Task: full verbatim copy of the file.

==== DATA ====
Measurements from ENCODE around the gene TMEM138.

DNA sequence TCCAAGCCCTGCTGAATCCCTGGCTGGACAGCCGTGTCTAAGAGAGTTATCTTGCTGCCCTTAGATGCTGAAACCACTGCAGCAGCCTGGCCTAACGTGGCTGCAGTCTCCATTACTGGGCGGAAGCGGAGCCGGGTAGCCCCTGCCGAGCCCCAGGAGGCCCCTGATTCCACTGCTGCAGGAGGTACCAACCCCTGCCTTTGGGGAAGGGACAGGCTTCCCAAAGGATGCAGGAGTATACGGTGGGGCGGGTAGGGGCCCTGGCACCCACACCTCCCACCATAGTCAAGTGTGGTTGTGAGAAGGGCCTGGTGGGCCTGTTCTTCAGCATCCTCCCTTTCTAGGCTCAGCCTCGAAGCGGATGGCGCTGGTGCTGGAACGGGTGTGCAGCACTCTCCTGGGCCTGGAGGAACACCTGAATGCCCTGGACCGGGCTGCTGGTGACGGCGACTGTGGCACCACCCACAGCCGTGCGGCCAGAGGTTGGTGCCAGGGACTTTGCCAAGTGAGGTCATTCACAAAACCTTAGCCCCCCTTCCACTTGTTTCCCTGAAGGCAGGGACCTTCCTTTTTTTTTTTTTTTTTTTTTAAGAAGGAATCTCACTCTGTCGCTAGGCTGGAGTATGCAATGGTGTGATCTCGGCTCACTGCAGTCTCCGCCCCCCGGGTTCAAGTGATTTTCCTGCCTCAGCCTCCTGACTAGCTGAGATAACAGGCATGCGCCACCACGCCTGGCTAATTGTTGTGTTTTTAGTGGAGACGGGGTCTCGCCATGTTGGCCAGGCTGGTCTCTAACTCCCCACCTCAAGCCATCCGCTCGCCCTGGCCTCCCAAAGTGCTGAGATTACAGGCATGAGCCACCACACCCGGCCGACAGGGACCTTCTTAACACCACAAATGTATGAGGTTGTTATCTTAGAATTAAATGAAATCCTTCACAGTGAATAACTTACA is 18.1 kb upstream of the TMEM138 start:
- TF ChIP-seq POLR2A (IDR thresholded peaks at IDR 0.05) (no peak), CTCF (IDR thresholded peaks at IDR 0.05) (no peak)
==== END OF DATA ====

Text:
Measurements from ENCODE around the gene TMEM138.

DNA sequence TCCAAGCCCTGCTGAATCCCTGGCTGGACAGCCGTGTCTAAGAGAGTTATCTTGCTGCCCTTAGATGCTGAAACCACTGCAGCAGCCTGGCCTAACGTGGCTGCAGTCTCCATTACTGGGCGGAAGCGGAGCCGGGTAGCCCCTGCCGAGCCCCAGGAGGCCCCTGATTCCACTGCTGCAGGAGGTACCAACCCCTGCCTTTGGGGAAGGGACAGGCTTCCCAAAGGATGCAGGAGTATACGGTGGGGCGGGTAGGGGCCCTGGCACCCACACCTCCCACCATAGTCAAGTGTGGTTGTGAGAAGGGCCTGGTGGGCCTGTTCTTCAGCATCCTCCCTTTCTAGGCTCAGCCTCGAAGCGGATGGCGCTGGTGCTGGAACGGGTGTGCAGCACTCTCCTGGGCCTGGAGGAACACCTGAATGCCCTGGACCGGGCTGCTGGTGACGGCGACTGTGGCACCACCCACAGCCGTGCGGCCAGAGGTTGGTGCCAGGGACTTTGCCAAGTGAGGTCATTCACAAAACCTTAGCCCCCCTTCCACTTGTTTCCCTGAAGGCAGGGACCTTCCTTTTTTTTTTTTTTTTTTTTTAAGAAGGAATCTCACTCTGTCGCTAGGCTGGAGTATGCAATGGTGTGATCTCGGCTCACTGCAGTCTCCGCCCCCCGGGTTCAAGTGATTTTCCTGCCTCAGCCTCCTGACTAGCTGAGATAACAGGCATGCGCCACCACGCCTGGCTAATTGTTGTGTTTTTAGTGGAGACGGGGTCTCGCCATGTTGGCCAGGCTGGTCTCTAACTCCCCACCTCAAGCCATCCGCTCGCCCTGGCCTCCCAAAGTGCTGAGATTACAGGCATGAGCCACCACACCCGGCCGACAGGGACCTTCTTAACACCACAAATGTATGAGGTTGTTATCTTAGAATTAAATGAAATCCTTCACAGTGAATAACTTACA is 18.1 kb upstream of the TMEM138 start:
- TF ChIP-seq POLR2A (IDR thresholded peaks at IDR 0.05) (no peak), CTCF (IDR thresholded peaks at IDR 0.05) (no peak)